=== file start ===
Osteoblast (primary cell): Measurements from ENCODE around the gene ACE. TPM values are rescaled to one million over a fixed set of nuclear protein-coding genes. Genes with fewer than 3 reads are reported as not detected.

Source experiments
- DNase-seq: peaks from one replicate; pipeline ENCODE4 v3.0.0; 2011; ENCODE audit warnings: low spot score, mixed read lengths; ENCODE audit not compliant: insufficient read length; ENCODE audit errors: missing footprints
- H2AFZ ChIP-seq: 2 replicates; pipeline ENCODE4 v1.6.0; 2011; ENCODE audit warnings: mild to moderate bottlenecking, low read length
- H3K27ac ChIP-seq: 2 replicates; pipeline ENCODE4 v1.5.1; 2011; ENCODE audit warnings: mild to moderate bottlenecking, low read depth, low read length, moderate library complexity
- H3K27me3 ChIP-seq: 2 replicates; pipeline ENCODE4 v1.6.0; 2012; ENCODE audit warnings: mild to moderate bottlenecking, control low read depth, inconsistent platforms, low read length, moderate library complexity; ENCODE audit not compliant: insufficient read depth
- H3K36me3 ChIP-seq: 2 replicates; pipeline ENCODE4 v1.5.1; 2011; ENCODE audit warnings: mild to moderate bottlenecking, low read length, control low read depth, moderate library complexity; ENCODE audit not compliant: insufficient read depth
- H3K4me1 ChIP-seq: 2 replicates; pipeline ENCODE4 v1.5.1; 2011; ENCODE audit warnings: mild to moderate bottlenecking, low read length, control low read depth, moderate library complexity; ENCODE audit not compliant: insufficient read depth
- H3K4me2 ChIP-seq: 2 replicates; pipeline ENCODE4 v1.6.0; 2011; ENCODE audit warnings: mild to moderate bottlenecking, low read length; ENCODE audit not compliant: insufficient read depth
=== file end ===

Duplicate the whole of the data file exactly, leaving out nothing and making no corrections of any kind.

Osteoblast (primary cell): Measurements from ENCODE around the gene ACE. TPM values are rescaled to one million over a fixed set of nuclear protein-coding genes. Genes with fewer than 3 reads are reported as not detected.

Source experiments
- DNase-seq: peaks from one replicate; pipeline ENCODE4 v3.0.0; 2011; ENCODE audit warnings: low spot score, mixed read lengths; ENCODE audit not compliant: insufficient read length; ENCODE audit errors: missing footprints
- H2AFZ ChIP-seq: 2 replicates; pipeline ENCODE4 v1.6.0; 2011; ENCODE audit warnings: mild to moderate bottlenecking, low read length
- H3K27ac ChIP-seq: 2 replicates; pipeline ENCODE4 v1.5.1; 2011; ENCODE audit warnings: mild to moderate bottlenecking, low read depth, low read length, moderate library complexity
- H3K27me3 ChIP-seq: 2 replicates; pipeline ENCODE4 v1.6.0; 2012; ENCODE audit warnings: mild to moderate bottlenecking, control low read depth, inconsistent platforms, low read length, moderate library complexity; ENCODE audit not compliant: insufficient read depth
- H3K36me3 ChIP-seq: 2 replicates; pipeline ENCODE4 v1.5.1; 2011; ENCODE audit warnings: mild to moderate bottlenecking, low read length, control low read depth, moderate library complexity; ENCODE audit not compliant: insufficient read depth
- H3K4me1 ChIP-seq: 2 replicates; pipeline ENCODE4 v1.5.1; 2011; ENCODE audit warnings: mild to moderate bottlenecking, low read length, control low read depth, moderate library complexity; ENCODE audit not compliant: insufficient read depth
- H3K4me2 ChIP-seq: 2 replicates; pipeline ENCODE4 v1.6.0; 2011; ENCODE audit warnings: mild to moderate bottlenecking, low read length; ENCODE audit not compliant: insufficient read depth